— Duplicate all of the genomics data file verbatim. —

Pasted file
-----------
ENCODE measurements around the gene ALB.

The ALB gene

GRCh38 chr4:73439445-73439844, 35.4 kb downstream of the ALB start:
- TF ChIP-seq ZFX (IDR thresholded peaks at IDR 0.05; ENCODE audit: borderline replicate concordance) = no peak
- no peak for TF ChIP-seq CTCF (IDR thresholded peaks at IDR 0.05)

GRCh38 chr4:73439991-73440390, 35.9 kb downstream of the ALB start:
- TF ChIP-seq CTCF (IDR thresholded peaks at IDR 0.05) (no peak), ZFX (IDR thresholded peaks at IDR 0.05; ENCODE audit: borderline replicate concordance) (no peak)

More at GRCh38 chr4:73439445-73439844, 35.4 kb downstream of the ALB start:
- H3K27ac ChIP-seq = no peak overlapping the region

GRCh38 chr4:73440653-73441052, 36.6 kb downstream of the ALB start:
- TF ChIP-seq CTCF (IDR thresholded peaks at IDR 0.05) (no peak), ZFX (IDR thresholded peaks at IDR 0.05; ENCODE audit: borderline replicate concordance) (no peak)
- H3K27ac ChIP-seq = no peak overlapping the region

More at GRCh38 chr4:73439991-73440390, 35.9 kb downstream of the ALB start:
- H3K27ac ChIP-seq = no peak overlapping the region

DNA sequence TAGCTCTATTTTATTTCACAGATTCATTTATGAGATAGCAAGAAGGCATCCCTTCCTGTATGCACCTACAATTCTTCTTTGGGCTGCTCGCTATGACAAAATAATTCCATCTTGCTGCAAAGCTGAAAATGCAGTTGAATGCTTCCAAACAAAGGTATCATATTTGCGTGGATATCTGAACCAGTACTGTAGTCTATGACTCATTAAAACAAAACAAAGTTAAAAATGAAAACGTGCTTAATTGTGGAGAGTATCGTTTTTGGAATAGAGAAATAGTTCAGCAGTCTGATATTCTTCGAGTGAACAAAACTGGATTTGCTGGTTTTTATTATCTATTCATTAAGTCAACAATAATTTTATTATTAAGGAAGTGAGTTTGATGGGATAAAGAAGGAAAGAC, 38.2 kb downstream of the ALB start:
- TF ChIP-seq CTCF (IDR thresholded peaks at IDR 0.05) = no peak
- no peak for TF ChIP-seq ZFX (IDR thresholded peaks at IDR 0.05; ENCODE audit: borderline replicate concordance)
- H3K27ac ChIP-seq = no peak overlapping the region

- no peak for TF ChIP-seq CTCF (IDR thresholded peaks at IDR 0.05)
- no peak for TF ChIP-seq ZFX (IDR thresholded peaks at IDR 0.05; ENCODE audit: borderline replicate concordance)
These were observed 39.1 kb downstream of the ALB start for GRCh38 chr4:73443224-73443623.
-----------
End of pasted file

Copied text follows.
ENCODE measurements around the gene ALB.

The ALB gene

GRCh38 chr4:73439445-73439844, 35.4 kb downstream of the ALB start:
- TF ChIP-seq ZFX (IDR thresholded peaks at IDR 0.05; ENCODE audit: borderline replicate concordance) = no peak
- no peak for TF ChIP-seq CTCF (IDR thresholded peaks at IDR 0.05)

GRCh38 chr4:73439991-73440390, 35.9 kb downstream of the ALB start:
- TF ChIP-seq CTCF (IDR thresholded peaks at IDR 0.05) (no peak), ZFX (IDR thresholded peaks at IDR 0.05; ENCODE audit: borderline replicate concordance) (no peak)

More at GRCh38 chr4:73439445-73439844, 35.4 kb downstream of the ALB start:
- H3K27ac ChIP-seq = no peak overlapping the region

GRCh38 chr4:73440653-73441052, 36.6 kb downstream of the ALB start:
- TF ChIP-seq CTCF (IDR thresholded peaks at IDR 0.05) (no peak), ZFX (IDR thresholded peaks at IDR 0.05; ENCODE audit: borderline replicate concordance) (no peak)
- H3K27ac ChIP-seq = no peak overlapping the region

More at GRCh38 chr4:73439991-73440390, 35.9 kb downstream of the ALB start:
- H3K27ac ChIP-seq = no peak overlapping the region

DNA sequence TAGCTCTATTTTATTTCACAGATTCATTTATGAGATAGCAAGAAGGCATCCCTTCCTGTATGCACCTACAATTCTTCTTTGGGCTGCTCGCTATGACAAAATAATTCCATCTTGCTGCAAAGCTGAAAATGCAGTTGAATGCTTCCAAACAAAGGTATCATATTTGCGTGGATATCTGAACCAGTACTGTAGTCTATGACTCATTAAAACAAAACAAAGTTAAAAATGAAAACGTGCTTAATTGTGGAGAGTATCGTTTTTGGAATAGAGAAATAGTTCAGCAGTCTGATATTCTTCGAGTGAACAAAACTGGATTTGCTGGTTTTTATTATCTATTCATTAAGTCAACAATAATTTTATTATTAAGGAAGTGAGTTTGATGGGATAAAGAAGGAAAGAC, 38.2 kb downstream of the ALB start:
- TF ChIP-seq CTCF (IDR thresholded peaks at IDR 0.05) = no peak
- no peak for TF ChIP-seq ZFX (IDR thresholded peaks at IDR 0.05; ENCODE audit: borderline replicate concordance)
- H3K27ac ChIP-seq = no peak overlapping the region

- no peak for TF ChIP-seq CTCF (IDR thresholded peaks at IDR 0.05)
- no peak for TF ChIP-seq ZFX (IDR thresholded peaks at IDR 0.05; ENCODE audit: borderline replicate concordance)
These were observed 39.1 kb downstream of the ALB start for GRCh38 chr4:73443224-73443623.